While this was a fun installment in the saga, it continues the unhealthy representation of relationships that the first produced. Edward is a vampire who might turn on Bella and kill her at any moment, and that turns the both of them on. His bite is a not-so-subtle symbol for sex, if he bites her and makes her one of his own, he is spoiling her, and so he won’t do it until they are married. This, in addition to his entire character, gives him complete control in the relationship. She has absolutely no say in whether they are together or not, whether he leaves or stays, whether she can be bitten or has to stay human. When he follows his bipolar tendencies at the start of New Moon and leaves her yet again, there is light for Bella at the end of the tunnel. Jacob is a really nice guy who encourages Bella to be herself. The only thing is that Jacob is a werewolf and warns her that if she ever makes him angry he will attack her, leaving her with anything from a scar to an early deathbed. Not too good for Bella again. Watching these relationships unfold is okay as a complete outsider who knows better, but the scary thing is how many young girls are reading and watching and therefore being influenced by these books and movies.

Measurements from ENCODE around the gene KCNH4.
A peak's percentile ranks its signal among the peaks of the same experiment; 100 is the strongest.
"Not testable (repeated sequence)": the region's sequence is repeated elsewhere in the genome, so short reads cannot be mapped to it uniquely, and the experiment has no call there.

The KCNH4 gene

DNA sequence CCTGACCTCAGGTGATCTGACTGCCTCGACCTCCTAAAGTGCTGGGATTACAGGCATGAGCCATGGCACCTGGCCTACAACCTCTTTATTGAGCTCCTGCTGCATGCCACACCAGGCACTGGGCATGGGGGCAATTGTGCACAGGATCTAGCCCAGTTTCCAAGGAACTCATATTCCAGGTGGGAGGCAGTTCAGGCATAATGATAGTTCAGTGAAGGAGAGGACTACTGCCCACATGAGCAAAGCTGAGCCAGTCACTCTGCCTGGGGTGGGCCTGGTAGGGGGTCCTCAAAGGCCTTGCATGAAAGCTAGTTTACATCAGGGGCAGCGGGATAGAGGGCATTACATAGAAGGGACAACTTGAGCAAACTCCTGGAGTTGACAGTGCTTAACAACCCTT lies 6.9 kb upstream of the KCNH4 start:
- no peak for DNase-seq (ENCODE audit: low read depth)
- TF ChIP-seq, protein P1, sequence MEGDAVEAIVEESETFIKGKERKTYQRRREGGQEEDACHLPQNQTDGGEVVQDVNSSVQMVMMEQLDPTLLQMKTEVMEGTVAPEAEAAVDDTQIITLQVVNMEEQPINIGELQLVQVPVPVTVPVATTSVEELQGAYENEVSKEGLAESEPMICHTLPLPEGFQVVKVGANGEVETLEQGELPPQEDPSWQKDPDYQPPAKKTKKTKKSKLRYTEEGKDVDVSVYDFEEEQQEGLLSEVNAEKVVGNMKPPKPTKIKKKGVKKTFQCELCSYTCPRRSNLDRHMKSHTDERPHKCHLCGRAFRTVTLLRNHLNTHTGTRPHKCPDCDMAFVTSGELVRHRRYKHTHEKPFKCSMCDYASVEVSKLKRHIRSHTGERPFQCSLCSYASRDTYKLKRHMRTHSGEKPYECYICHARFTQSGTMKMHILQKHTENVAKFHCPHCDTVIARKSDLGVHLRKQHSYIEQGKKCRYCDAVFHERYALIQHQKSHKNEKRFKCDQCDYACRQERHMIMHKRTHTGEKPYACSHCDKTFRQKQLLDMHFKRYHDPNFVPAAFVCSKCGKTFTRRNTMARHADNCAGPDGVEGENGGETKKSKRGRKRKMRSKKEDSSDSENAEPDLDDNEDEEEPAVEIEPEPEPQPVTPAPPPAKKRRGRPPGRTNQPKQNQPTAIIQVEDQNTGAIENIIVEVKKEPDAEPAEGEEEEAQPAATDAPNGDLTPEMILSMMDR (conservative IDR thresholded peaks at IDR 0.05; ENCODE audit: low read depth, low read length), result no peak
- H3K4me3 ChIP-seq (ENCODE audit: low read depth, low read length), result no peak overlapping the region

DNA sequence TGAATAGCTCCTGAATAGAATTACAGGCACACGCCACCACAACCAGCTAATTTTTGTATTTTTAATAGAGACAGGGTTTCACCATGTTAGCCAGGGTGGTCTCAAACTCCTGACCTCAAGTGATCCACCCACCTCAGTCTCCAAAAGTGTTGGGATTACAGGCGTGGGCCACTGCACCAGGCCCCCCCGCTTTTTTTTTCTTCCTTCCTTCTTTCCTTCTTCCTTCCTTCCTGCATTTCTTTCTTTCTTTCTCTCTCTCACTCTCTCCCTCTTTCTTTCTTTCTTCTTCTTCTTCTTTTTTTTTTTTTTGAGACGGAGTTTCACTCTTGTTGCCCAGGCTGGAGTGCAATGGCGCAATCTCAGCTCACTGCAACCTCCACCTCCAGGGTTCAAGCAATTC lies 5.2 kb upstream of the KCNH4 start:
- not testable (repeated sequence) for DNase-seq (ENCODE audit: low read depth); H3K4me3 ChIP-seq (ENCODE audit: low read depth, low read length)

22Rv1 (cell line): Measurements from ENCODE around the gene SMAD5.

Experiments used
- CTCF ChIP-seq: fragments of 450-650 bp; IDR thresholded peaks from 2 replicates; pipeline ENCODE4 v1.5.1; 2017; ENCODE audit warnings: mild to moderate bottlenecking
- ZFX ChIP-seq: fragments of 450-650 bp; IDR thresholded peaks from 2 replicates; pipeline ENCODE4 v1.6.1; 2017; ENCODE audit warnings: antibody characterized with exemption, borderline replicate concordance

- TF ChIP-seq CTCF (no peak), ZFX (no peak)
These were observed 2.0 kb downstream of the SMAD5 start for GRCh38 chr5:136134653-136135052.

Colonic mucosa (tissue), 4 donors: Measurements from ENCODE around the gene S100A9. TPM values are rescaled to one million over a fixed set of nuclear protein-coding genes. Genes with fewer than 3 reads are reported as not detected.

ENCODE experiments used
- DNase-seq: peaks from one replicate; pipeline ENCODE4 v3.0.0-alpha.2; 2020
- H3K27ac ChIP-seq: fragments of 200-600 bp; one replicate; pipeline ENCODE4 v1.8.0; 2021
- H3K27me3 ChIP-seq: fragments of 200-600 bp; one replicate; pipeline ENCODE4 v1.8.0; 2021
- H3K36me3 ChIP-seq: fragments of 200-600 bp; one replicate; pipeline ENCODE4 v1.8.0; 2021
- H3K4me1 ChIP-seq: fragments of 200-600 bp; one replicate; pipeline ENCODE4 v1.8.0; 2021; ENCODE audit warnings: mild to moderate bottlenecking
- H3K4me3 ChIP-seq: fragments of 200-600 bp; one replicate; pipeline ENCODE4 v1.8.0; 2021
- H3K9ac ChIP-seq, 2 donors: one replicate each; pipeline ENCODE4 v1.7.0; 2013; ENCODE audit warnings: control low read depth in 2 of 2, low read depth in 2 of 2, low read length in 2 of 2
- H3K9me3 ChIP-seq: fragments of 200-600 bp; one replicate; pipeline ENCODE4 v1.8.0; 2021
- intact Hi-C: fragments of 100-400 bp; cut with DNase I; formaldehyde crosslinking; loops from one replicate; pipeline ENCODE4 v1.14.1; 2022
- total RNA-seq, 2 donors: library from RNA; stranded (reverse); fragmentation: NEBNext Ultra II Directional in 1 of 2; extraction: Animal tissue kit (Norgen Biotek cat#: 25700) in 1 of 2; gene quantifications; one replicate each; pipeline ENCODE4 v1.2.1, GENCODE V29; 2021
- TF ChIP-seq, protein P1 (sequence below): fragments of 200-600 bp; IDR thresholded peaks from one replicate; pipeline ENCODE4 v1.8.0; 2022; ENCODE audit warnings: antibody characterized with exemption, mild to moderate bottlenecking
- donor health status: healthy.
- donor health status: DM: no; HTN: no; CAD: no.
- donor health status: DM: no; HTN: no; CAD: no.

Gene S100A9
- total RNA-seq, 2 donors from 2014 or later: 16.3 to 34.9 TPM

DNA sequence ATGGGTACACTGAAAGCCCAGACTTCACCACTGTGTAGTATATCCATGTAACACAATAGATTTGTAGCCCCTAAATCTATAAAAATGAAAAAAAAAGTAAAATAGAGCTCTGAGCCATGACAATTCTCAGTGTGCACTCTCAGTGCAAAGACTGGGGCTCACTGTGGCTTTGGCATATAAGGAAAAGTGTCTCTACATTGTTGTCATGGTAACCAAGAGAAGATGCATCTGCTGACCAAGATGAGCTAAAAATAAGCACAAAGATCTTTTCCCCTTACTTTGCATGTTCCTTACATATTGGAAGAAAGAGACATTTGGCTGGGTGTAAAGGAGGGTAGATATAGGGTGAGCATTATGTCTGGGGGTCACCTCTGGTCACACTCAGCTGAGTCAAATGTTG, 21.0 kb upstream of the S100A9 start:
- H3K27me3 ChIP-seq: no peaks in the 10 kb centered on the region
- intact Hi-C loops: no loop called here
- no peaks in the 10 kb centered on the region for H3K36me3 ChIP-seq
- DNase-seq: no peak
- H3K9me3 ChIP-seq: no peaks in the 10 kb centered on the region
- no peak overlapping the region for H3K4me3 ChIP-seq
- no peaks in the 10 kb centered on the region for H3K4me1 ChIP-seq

Jacob (shirtless– who would have thought?!)